Thursday, September 4, 2008

The Money Bite of Tyranny and Torture

Humans really pay for an ass-fucking, don't they?

game is called "Beat the dog," ... seeing whether you can outrun a snarling, lean German shepherd.... A volunteer pays $5 and is trussed up in a heavily padded suit, complete with face mask and big protective gloves."

Yup, paying and making a "business" out of TORTURE!!!!

"Gung-ho game featuring gnashing dog raises funds for war veterans" by Luke Baker, Reuters | September 4, 2008

CAMP BASTION, Afghanistan - The challenge is simple enough: Run away as quickly as possible.

The only problem is, there's a highly trained, gnashing dog chasing you and he wants to chew you to bits. It may not sound like the most attractive proposition, especially as you have to pay to have a go, but it's turned into a popular sport for gung-ho soldiers serving in Afghanistan.

And in the process it's raised thousands of dollars for war veterans cared for by the British charity Help For Heroes. The game is called "Beat the dog," which contrary to what the name suggests does not involve taking a stick to the hound but rather, seeing whether you can outrun a snarling, lean German shepherd, one of the dogs the army uses to track down the Taliban.

A volunteer pays $5 and is trussed up in a heavily padded suit, complete with face mask and big protective gloves. On a command, the challenger has to run from a hide-out to a mound of rocks, turn around the rocks, and then run away.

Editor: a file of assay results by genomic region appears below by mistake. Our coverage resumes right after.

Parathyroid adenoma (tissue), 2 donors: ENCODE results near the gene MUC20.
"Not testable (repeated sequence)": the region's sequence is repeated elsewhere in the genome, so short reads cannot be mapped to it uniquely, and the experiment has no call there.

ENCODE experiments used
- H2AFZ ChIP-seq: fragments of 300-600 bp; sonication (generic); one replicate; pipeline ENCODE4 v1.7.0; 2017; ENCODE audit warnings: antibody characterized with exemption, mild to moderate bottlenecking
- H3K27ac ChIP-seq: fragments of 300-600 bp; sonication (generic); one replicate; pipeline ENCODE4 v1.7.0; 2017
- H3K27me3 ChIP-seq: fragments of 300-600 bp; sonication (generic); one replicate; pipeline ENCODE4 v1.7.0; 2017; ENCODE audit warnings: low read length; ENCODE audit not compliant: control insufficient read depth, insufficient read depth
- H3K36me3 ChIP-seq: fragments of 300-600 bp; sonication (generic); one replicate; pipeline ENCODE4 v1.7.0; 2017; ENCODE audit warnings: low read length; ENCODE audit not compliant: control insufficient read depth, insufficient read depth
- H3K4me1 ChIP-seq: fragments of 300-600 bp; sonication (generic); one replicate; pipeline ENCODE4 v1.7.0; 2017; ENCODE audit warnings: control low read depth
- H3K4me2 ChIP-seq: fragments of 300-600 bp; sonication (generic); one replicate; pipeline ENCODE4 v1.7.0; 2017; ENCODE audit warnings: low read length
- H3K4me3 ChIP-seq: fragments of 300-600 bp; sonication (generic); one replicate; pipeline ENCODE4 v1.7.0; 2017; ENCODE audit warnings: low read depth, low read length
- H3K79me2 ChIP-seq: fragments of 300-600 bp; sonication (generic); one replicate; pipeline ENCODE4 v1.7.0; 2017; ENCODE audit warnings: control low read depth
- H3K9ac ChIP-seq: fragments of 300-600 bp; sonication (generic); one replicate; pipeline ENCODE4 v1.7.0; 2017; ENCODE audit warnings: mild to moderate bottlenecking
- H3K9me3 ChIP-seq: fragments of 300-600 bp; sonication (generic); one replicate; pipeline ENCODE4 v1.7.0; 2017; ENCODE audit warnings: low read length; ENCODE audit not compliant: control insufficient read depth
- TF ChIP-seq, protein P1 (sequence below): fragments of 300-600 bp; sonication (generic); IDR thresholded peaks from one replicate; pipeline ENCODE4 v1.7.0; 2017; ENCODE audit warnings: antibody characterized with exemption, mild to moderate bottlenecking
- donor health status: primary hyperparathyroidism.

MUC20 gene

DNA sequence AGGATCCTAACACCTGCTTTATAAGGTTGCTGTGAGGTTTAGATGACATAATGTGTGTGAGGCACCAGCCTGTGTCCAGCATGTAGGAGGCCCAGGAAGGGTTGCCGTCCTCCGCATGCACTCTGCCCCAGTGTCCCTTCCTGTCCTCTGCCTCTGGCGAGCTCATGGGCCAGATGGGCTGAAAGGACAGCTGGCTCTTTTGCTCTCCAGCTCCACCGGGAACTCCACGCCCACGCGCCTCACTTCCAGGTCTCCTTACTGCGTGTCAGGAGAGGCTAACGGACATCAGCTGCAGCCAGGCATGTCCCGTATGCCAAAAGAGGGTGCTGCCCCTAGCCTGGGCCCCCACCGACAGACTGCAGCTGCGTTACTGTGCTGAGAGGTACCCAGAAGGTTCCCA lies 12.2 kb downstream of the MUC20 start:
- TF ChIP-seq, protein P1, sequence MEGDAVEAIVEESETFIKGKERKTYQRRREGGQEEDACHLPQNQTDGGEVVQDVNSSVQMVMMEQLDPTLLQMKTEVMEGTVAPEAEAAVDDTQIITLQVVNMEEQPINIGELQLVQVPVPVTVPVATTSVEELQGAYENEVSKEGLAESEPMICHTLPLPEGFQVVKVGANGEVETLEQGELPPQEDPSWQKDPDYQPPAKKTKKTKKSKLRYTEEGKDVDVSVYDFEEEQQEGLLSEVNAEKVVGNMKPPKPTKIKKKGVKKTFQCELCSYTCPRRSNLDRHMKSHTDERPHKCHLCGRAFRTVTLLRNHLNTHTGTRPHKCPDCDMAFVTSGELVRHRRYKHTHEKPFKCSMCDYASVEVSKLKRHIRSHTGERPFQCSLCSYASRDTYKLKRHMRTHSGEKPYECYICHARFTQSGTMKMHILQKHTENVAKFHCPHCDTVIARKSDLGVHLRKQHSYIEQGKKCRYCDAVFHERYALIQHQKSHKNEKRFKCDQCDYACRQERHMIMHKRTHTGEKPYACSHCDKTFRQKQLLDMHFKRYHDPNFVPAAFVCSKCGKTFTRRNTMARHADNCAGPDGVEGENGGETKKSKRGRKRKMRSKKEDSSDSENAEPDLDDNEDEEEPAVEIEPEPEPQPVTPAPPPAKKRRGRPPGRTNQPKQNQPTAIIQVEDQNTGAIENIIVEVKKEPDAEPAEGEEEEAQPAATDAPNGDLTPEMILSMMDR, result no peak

At the same time the German shepherd, called Leo, is walked to a mound of rocks about 27 yards away and then unleashed. In one recent showdown, Lance Corporal Logan Wilson, a hefty US Marine, suited up and made a mad dash for it.

Just past the rocks he stumbled over his own feet and fell forward. He got up as Leo was bearing down on him at full tilt. He took several more strides before the dog leapt in the air and hit him powerfully in the back, knocking him to the floor.

Once on the ground, Leo grabbed hold of Wilson's arm and attempted to tear it off. Were it not for the padded suit, the dog might well have succeeded. Wilson did not beat the dog.

"He hit me real hard right from behind and there was no way I was going to get back up," said Wilson, a 19-year-old from the state of Wyoming. "It wasn't so bad because of the padding, but that dog is real strong."

Leo weighs about 88 pounds and can run about 15 miles per hour at full speed, his trainer said, meaning that he can land a hefty blow when he flings himself at you full pelt.

In the months that the Royal Army Veterinary Corps, which handles bomb sniffing and protection dogs in Afghanistan, has been running the challenge, no one has beaten the dog by reaching a wall about 55 yards from the rocks.

Not only has the challenge raised approximately $5,000 for charity, but it also helps to keep the dogs trim. Without volunteers, Leo wouldn't get a chance to sink his teeth into much other than his lunch, so the game allows him to keep in training. There's every sign that the dogs take it extremely seriously too. It took some effort for the trainer to get Leo to "drop" Wilson.

Now imagine you are not a SOLDIER PLAYING "GAMES" but a PRISONER being "INTERROGATED," readers.

Just think on that for a minute, 'kay?